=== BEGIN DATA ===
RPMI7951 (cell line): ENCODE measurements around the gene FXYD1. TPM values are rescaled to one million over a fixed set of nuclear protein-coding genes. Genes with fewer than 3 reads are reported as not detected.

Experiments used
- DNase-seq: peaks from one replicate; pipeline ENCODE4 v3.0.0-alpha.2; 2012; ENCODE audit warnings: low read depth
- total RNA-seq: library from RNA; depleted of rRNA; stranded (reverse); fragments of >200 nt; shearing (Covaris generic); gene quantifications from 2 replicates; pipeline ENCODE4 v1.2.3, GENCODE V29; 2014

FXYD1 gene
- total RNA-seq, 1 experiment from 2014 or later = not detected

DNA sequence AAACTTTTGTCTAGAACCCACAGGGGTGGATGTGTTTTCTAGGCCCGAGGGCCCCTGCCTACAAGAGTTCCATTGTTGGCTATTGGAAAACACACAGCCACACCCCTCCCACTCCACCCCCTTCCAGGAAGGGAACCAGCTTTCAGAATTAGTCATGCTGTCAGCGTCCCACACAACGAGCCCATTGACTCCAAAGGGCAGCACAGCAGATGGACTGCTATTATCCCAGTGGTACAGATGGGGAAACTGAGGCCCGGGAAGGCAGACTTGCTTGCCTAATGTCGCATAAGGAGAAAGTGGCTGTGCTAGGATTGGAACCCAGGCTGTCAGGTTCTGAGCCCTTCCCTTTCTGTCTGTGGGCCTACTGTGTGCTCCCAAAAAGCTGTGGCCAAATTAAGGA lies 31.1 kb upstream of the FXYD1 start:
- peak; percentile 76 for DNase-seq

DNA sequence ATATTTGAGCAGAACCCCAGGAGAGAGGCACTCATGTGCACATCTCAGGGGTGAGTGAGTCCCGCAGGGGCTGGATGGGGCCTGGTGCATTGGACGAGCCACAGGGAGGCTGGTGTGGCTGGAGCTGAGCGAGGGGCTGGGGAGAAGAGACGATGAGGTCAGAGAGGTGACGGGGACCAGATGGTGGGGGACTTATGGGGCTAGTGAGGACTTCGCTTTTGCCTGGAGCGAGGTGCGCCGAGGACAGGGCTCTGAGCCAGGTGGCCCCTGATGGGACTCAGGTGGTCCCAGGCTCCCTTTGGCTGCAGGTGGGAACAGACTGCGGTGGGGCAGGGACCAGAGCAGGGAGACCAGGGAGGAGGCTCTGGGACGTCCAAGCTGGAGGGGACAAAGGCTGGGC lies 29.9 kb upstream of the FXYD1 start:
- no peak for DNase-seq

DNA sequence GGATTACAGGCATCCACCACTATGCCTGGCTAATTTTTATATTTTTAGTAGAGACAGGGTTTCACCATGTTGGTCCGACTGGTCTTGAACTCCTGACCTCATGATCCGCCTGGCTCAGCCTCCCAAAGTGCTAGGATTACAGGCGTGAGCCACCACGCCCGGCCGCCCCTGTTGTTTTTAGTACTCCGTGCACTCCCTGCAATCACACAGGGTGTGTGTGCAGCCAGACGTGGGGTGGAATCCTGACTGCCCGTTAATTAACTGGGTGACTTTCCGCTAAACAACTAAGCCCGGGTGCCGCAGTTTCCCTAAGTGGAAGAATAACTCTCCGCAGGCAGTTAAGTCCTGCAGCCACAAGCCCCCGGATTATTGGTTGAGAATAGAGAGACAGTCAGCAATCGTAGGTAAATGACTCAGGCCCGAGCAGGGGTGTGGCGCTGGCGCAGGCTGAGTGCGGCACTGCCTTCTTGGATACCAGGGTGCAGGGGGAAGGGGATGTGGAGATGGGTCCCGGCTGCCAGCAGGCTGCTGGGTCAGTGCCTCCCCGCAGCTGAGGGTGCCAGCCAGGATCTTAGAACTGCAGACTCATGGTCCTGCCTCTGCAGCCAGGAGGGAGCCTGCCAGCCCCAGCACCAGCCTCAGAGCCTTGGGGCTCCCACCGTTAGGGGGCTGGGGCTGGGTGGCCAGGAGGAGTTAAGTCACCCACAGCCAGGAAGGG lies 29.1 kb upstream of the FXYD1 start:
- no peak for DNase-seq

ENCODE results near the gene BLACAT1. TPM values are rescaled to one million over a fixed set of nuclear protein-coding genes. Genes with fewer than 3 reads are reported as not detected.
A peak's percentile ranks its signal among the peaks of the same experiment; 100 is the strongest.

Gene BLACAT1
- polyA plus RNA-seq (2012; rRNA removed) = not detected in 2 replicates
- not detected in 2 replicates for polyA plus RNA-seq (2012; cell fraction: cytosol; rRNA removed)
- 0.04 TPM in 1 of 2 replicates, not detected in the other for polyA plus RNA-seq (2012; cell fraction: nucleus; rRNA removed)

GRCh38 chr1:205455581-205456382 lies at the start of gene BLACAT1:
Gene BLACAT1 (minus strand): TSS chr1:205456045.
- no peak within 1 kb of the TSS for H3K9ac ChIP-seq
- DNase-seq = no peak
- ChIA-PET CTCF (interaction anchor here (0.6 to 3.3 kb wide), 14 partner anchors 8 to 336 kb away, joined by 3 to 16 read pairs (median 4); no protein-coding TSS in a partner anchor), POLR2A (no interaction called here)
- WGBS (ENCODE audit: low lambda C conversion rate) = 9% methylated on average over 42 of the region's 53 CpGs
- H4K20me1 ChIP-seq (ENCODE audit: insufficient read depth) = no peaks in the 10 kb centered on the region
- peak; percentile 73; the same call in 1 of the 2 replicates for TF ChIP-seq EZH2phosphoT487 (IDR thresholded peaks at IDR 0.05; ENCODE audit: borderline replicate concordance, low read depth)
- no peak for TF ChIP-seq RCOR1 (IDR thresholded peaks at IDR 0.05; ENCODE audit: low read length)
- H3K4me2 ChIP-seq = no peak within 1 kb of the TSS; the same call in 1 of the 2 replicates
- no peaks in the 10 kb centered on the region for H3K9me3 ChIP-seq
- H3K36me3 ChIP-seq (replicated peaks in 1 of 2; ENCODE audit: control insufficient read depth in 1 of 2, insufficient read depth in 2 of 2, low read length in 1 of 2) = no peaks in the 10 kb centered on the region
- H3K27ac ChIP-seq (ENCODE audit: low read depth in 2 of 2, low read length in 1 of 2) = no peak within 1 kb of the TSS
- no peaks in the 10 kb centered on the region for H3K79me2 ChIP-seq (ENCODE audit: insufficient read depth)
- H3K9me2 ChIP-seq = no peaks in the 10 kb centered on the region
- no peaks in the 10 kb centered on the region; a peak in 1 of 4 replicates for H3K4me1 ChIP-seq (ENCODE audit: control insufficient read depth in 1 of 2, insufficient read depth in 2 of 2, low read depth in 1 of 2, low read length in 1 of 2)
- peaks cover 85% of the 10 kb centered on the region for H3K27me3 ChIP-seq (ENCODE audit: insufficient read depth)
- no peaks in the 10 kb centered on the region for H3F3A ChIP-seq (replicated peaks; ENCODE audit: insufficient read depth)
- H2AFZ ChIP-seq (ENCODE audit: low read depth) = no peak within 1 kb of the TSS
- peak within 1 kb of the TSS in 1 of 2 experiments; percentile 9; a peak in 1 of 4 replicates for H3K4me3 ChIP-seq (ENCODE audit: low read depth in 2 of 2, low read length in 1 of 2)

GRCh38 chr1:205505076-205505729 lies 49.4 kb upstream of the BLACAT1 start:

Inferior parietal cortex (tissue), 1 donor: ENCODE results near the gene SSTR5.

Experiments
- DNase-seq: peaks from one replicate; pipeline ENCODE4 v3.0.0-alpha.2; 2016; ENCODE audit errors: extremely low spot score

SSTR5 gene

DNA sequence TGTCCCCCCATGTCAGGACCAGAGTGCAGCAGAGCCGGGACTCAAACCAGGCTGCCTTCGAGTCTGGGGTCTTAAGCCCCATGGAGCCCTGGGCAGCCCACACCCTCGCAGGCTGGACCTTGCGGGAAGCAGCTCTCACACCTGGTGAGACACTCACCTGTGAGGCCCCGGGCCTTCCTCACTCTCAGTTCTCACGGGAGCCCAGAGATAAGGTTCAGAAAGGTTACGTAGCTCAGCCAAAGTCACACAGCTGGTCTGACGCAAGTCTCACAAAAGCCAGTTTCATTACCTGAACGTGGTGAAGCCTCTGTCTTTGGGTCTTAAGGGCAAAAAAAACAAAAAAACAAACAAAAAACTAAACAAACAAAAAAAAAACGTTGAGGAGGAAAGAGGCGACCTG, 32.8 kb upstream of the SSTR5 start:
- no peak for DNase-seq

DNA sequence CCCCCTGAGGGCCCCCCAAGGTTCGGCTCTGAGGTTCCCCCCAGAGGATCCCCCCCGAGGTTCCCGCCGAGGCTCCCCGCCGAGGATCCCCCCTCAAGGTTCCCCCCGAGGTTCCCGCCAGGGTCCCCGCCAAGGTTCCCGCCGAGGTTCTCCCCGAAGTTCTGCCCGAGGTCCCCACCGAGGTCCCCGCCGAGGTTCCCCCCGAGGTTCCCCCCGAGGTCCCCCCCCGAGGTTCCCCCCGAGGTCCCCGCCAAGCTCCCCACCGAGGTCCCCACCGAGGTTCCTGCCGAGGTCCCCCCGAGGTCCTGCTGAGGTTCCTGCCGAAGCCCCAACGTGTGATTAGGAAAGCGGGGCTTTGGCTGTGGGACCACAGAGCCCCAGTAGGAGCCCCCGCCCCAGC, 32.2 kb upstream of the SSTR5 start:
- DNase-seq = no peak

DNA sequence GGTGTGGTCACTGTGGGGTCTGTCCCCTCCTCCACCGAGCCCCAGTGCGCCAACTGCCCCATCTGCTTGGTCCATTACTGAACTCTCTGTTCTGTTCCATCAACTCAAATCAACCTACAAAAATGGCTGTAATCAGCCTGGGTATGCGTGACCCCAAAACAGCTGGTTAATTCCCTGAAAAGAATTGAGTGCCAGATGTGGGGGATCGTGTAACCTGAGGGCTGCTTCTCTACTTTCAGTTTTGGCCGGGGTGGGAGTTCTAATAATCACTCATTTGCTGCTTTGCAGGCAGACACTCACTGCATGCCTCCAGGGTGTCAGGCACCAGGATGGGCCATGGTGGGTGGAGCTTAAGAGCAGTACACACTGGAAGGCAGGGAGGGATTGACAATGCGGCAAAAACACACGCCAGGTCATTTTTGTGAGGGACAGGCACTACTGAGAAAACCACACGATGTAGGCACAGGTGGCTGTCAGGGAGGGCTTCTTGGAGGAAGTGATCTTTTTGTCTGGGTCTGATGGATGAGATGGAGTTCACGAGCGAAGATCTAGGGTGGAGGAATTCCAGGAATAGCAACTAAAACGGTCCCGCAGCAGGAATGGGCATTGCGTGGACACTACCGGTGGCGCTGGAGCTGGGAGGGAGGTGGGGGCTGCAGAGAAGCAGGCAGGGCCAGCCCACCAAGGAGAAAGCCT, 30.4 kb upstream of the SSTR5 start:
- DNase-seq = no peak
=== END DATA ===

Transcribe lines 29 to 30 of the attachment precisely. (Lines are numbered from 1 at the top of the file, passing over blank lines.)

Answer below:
- no peaks in the 10 kb centered on the region for H3K9me3 ChIP-seq
- H3K36me3 ChIP-seq (replicated peaks in 1 of 2; ENCODE audit: control insufficient read depth in 1 of 2, insufficient read depth in 2 of 2, low read length in 1 of 2) = no peaks in the 10 kb centered on the region